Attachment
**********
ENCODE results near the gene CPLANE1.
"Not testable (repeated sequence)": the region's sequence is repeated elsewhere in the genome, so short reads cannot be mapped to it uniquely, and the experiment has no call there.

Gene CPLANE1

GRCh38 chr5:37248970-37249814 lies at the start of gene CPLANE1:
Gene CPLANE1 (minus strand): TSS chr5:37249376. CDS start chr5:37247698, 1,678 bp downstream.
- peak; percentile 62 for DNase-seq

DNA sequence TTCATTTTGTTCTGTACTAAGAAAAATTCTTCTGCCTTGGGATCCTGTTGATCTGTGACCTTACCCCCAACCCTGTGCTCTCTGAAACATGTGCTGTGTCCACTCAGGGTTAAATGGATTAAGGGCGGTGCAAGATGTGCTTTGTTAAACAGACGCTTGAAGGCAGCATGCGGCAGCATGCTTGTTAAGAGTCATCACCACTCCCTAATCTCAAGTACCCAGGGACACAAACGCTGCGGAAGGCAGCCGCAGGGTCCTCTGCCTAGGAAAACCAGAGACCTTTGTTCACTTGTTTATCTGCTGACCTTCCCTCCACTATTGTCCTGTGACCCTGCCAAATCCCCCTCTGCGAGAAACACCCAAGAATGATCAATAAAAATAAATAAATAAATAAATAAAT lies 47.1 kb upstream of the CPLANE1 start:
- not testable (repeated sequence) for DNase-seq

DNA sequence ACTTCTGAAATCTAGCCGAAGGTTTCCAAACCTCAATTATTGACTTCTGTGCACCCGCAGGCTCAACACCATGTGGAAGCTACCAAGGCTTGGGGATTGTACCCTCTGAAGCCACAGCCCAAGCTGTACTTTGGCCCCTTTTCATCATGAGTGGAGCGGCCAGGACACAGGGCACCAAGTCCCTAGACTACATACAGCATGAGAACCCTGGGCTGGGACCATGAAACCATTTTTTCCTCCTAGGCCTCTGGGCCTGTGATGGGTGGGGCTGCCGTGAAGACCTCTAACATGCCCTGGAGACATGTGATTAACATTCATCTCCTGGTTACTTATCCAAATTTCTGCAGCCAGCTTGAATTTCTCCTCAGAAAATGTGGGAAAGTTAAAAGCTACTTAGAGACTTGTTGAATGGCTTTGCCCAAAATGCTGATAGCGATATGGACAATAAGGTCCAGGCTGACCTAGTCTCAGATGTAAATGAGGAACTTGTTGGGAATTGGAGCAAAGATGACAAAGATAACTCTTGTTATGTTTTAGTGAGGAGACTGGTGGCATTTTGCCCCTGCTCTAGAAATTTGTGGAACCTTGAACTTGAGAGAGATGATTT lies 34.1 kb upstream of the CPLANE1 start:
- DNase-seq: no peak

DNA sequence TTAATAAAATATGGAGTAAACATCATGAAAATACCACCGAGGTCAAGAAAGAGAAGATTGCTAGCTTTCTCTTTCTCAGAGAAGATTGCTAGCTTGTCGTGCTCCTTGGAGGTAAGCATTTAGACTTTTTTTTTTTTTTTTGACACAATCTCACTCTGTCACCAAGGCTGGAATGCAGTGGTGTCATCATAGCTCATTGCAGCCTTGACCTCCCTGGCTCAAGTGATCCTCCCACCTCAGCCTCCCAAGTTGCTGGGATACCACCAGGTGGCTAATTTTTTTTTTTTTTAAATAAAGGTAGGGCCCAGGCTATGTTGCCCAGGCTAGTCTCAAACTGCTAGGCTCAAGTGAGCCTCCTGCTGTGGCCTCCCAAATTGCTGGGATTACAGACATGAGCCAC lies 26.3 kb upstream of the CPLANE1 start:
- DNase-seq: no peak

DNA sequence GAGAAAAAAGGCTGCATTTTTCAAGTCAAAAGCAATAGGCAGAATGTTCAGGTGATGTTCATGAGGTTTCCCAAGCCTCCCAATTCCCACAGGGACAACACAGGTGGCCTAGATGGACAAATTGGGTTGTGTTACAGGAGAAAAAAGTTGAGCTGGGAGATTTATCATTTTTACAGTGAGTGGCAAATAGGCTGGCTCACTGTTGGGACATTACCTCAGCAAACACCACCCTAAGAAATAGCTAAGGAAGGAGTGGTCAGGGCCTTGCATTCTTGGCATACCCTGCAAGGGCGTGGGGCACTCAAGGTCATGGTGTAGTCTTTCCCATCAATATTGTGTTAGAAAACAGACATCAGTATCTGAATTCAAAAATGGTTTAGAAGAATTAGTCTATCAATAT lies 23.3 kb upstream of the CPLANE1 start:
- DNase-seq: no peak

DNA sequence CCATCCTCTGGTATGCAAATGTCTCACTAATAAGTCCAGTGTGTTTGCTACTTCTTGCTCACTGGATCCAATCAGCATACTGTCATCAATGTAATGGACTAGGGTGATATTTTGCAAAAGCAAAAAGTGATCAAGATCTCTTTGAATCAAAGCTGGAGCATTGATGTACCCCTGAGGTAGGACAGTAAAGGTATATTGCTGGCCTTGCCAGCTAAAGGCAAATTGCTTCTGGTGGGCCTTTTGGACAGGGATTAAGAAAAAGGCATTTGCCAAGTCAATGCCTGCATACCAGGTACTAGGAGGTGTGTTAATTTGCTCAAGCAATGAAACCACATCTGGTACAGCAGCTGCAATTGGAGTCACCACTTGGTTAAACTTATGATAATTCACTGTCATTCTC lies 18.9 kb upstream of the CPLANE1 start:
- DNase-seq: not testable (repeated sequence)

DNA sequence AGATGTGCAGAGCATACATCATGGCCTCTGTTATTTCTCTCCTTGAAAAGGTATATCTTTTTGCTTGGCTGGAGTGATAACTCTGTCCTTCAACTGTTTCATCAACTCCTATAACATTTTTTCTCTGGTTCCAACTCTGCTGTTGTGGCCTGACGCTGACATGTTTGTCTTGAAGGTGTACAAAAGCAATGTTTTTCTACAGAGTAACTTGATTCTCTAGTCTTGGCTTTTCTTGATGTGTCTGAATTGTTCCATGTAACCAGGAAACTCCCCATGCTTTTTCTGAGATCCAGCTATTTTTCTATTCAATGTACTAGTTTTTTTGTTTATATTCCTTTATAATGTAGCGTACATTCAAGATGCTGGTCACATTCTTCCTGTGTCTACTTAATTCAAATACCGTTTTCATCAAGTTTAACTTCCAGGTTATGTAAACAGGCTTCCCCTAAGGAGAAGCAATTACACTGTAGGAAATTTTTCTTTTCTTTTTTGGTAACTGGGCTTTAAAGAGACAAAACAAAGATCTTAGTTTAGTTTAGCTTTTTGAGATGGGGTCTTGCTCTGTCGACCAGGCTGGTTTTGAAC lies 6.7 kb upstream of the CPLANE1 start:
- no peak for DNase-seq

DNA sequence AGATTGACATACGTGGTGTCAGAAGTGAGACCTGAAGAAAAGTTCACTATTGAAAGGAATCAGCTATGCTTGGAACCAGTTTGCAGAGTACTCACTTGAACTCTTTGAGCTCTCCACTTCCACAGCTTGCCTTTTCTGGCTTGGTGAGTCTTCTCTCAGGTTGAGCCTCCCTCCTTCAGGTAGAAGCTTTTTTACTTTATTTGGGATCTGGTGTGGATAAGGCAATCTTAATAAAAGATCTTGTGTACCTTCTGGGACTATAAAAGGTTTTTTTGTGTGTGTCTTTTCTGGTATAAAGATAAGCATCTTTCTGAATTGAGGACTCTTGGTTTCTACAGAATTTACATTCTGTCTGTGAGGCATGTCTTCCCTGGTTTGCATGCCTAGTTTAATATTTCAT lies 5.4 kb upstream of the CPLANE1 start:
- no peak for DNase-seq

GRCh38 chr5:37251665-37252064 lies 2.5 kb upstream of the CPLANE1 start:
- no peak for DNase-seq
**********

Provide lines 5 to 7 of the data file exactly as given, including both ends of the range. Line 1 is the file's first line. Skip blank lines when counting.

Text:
Gene CPLANE1 (minus strand): TSS chr5:37249376. CDS start chr5:37247698, 1,678 bp downstream.
- peak; percentile 62 for DNase-seq

DNA sequence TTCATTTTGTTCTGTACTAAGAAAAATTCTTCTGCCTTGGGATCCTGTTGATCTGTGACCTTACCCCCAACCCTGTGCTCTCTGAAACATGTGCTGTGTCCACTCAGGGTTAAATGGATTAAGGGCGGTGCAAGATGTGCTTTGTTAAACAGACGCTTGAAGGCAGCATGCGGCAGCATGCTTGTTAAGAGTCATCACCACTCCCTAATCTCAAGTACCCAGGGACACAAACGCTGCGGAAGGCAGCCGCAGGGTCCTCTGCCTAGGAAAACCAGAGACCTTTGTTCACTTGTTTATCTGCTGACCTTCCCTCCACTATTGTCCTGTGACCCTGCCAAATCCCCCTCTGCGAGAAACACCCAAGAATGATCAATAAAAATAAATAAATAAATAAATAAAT lies 47.1 kb upstream of the CPLANE1 start: